Original Research ARTICLE
The Role of Predictability in Saccadic Eye Responses in the Suppression Head Impulse Test of Horizontal Semicircular Canal Function
- 1ENT Unit ORLGipuzkoa, Hospital Quironsalud Donostia, San Sebastián, Spain
- 2ENT Department, Hospital Universitario Donostia, San Sebastián, Spain
- 3ENT Department, Hospital Universitario de Getafe, Getafe, Spain
Background: In the suppression head impulse paradigm (SHIMP) vHIT protocol, the participant is instructed to follow with his gaze a mobile target generated by a laser placed on the participant’s head. Recent studies have reported that the refixation saccade latencies are in relation with the time evolution of the vestibular dysfunction in both (standard and SHIMP) procedures. We hypothesized that some central mechanisms like head impulse prediction could be one of the causes for the differences in the saccadic eye responses.
Methods: A prospective cohort non-randomized study was designed. For the SHIMP protocol, recorded with the ICS Impulse ver. 4.0® (Otometrics A/S, Taastrup, Denmark) vHIT device, three different algorithms were performed: “predictable,” “less predictable,” and “unpredictable” depending on the target’s predictability. A mathematical method was developed to analyze the SHIMP responses. The method was implemented as an additional tool to the MATLAB open source script for the extended analysis of the vHIT responses named HITCal.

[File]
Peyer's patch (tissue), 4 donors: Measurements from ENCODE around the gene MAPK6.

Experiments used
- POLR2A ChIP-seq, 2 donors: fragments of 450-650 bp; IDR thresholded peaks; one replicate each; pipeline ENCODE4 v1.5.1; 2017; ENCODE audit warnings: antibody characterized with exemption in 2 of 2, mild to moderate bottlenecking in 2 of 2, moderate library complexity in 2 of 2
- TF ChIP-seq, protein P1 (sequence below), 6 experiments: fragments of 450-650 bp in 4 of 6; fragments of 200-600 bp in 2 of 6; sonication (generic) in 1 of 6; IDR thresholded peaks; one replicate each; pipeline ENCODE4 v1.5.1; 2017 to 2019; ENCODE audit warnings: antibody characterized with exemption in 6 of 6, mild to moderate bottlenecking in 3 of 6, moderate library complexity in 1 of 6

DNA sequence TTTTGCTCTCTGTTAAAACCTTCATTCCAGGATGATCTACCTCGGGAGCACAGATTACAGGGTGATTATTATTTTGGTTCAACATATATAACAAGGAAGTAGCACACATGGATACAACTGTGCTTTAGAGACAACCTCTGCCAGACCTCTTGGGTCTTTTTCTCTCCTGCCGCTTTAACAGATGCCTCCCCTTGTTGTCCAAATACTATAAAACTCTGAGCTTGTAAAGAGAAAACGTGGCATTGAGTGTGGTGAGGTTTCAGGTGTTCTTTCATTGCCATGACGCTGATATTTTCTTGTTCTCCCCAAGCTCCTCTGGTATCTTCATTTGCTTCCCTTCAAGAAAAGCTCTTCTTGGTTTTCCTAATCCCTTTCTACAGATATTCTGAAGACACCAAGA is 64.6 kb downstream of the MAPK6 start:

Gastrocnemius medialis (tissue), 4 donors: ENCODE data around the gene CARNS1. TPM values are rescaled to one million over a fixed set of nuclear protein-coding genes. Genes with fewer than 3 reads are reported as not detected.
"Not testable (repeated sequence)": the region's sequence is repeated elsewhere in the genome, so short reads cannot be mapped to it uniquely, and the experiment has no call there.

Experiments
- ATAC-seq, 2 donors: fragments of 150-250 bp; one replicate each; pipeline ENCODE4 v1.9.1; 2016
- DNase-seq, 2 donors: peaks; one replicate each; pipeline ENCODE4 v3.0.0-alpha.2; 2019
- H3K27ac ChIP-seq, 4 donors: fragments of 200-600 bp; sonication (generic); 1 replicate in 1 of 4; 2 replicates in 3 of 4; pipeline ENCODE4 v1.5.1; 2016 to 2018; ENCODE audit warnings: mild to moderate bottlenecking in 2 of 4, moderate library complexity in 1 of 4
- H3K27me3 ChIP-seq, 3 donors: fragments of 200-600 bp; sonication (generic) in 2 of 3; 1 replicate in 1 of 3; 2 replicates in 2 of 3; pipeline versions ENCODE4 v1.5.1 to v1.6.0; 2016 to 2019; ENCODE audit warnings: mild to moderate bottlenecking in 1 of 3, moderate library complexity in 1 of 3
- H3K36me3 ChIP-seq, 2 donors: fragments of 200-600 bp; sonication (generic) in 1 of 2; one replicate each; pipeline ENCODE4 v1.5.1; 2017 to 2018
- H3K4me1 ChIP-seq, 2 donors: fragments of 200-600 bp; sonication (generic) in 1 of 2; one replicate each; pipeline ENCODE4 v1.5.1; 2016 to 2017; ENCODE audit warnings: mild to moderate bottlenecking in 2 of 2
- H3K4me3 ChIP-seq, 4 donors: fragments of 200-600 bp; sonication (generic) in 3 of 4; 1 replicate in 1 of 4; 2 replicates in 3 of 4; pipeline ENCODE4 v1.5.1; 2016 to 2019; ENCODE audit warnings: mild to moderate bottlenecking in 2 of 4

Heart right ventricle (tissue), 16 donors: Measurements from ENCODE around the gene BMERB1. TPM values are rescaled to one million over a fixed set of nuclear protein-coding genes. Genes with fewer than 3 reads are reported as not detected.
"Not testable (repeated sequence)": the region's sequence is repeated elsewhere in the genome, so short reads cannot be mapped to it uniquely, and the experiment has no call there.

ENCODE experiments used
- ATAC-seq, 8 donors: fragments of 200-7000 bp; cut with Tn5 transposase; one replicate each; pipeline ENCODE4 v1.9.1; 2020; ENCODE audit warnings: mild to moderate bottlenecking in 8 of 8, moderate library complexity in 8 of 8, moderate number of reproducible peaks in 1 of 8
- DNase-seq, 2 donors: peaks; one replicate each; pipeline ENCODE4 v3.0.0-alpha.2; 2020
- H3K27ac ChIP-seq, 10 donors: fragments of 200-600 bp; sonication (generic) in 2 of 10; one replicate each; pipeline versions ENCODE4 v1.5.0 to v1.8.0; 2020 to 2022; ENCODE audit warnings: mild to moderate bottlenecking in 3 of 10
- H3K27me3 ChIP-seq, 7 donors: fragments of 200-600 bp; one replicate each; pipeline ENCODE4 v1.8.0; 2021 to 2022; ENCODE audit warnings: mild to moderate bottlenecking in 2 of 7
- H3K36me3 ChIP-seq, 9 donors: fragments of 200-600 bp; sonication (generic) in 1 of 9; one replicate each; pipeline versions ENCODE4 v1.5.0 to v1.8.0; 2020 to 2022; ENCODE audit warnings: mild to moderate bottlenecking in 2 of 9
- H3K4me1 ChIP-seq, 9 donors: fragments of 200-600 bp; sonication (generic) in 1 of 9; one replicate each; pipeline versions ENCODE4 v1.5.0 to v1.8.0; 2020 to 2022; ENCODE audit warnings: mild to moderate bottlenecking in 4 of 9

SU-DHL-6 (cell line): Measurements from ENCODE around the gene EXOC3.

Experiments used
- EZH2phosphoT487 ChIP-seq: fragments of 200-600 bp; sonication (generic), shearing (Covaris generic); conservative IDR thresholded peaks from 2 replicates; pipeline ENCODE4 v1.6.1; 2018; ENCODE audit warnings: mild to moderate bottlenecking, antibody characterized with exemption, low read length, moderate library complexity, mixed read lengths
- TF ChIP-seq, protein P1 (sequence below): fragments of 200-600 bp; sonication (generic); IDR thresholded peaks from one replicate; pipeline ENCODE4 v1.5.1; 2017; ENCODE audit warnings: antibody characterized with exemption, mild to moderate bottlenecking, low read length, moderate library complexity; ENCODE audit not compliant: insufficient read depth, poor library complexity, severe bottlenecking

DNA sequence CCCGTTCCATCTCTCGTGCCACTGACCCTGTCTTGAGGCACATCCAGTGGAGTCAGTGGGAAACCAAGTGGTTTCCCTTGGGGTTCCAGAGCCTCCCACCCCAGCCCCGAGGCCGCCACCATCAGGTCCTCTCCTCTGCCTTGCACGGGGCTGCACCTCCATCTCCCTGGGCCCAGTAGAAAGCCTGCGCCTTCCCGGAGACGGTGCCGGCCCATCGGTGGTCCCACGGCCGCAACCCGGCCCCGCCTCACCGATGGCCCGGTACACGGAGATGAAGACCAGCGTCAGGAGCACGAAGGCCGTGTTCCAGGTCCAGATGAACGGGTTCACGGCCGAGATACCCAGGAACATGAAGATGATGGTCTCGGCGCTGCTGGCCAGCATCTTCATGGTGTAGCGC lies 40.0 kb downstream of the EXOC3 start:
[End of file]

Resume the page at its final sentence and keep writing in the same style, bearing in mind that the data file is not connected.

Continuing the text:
Results: In cohort 1, 52 participants were included in “predictable” SHIMP protocol. In cohort 2, 60 patients were included for the “less predictable” and 35 patients for the “unpredictable” SHIMP protocol. The participants made more early saccades when instructed to perform the “predictable” paradigm compared with the “less predictable” paradigm (p < 0.001). The less predictable protocol did not reveal any significant difference when compared with the unpredictable protocol (p = 0.189). For the latency of the first saccade, there was statistical difference between the “unpredictable” and “predictable” protocols (p < 0.001) and between the “less predictable” and “predictable” protocols (p < 0.001). Finally, we did not find any relationship between the horizontal vestibulo-ocular reflex (hVOR) gain and the latency of the saccades.